Becoming a runner is a gift that you can give yourself. According to running statistics published in, less than 1% of the U.S. population has run a marathon. I have run 11 so far.

Here’s what I’ve learned:

1. Training for a marathon isn’t easy. So it’s important to make it worth it. For me, this means I want a trip out of it.

2. Races are exciting. You are intentionally surrounding yourself with other people who choose to do hard things. And that kind of collective energy is off the charts.

3. Slow and steady wins the race. You win if you have the courage to show up. If you finish? Hell, that’s first place in my book!

4. A marathon can be an experience that goes beyond the race. Always take the day after the race off if you can. Use the day to have an adventure.

5. Whenever possible, make it about something bigger than yourself. There is no feeling in the world like making the world a better place.

If you consider yourself a back-of-the-pack runner (or you want to be!) give yourself the gift of motivation, accountability and connection by joining the 12 Minute Turtles. We are an online running community for back-of-the-pack runners. And we will be partnering with races across the country who want to roll out the green carpet for the back of the pack. The first official race that we are partnering with is the Des Moines Marathon on Oct. 17, 2021. Find out more at This is your time.

Left: New York Times journalist Nikole Hannah-Jones. Center: Aviator Wally Funk. Right: Sprinter Sha'Carri Richardson.
In the headlines
Advocating for Others: Lynh Nguyen Patterson
Lynh Nguyen Patterson knows how to talk teeth. And she knows how to make you care. That’s her job as government relations manager at Delta Dental of Iowa, a nonprofit insurance company. Patterson’s primary responsibility is to convey to legislators the value of oral wellness as a critical public health issue and call for supporting policies. Patterson didn’t realize it at the time, but what was absent from her childhood laid the foundation for her future career. Her parents weren’t political. Like many Vietnam War-era immigrants, their struggles revolved around emerging from poverty. READ THE FULL STORY>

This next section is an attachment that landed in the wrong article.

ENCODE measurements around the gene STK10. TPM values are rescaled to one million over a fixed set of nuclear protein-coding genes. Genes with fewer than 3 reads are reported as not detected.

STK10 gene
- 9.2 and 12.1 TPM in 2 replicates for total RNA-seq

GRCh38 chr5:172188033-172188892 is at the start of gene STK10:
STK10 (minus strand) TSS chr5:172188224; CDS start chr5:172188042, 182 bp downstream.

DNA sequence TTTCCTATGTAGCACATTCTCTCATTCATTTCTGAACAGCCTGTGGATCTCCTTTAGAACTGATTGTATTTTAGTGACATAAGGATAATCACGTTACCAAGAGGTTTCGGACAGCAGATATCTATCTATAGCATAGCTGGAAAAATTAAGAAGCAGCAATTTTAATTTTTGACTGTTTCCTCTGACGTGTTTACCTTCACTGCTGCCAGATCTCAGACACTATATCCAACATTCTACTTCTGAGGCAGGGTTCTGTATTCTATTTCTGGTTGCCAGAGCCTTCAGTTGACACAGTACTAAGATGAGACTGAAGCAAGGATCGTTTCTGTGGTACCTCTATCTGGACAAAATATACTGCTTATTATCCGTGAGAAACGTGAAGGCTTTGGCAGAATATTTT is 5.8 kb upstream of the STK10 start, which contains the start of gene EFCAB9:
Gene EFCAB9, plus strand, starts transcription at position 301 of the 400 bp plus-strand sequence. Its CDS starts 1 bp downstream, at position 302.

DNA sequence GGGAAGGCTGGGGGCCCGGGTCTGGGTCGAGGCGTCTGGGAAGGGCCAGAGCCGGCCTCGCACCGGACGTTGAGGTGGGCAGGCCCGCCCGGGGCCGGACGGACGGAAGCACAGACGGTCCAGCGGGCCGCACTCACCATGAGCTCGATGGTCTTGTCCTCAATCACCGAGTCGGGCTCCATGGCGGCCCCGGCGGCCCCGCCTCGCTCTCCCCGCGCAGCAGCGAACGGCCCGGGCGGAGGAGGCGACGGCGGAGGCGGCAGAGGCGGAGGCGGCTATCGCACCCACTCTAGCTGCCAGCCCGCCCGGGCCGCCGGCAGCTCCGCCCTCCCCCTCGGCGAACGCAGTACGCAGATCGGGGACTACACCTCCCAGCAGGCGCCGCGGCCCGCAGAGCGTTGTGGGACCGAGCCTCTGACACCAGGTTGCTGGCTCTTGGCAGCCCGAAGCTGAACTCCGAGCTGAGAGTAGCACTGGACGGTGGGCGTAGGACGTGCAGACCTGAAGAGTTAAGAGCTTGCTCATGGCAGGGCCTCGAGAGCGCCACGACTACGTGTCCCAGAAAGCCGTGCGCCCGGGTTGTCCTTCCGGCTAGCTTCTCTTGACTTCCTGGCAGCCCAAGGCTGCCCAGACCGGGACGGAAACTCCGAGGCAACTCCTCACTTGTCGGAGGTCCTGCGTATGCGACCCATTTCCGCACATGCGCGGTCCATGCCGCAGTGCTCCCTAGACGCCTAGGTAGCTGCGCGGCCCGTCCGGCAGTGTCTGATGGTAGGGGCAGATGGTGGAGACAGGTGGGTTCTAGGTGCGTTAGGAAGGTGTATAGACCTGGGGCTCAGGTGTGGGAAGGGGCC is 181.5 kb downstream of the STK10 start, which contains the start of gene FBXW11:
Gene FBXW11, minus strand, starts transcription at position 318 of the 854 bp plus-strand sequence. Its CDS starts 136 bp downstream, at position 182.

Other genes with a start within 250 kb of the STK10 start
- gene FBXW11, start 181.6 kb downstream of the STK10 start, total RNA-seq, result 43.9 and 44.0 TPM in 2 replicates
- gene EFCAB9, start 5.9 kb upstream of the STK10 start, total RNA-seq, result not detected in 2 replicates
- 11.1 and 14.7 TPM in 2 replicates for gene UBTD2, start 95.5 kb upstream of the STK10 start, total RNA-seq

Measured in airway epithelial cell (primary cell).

Worth checking out
Gretchen Carlson, five years after her lawsuit brought down Roger Ailes (Variety). Why women have suffered more financially during the pandemic (National Geographic). PHOTOS: 15 things folks can't live without in a pandemic, from ants to holy water (NPR Goats and Soda). 'There's a place for every single one': Summer construction camp aims to boost girls' interest in the field (Des Moines Register). Motherhood could have cost Olympian Allyson Felix. She wouldn't let it (Time). Have women-led companies met their financial promises on social justice? (The 19th). Two words from Nikole Hannah-Jones transform workplace diversity (Fortune).
This month we have decided to switch things up a bit. Our Fearless Friday event scheduled for Friday, July 30, will now change to an in-person networking event on Thursday, July 29.

We are taking this opportunity to connect with our readers in person, as well as celebrate our recent national recognition of Fearless.

Mark your calendars for
Thursday, July 29, 4 to 6 p.m. at Jasper Winery in Des Moines for a casual mix and mingle event. This is a free event and open to anyone, all ages. Stay and enjoy music by Decoy as a part of the Jasper Winery concert series. Food and beverages will be available for purchase.